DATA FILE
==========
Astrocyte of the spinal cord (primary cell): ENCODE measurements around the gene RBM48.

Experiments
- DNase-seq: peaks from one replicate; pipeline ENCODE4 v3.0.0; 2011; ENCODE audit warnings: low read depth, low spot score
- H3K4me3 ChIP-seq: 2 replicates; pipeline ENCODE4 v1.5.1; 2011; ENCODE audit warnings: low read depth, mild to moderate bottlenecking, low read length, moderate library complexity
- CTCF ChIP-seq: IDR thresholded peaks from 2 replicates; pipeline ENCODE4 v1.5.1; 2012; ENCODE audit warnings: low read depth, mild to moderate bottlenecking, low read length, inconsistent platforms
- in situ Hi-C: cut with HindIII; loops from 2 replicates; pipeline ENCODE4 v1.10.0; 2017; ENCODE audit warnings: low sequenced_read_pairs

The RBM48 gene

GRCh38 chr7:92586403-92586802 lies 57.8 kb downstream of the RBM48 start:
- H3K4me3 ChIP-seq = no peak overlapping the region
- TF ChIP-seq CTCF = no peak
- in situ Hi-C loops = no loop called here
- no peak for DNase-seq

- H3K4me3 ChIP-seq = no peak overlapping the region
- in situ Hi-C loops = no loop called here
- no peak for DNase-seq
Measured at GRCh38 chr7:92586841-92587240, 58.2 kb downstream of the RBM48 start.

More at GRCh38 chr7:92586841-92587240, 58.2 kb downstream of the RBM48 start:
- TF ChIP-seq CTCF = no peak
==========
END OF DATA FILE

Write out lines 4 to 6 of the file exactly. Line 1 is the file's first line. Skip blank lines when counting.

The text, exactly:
- H3K4me3 ChIP-seq: 2 replicates; pipeline ENCODE4 v1.5.1; 2011; ENCODE audit warnings: low read depth, mild to moderate bottlenecking, low read length, moderate library complexity
- CTCF ChIP-seq: IDR thresholded peaks from 2 replicates; pipeline ENCODE4 v1.5.1; 2012; ENCODE audit warnings: low read depth, mild to moderate bottlenecking, low read length, inconsistent platforms
- in situ Hi-C: cut with HindIII; loops from 2 replicates; pipeline ENCODE4 v1.10.0; 2017; ENCODE audit warnings: low sequenced_read_pairs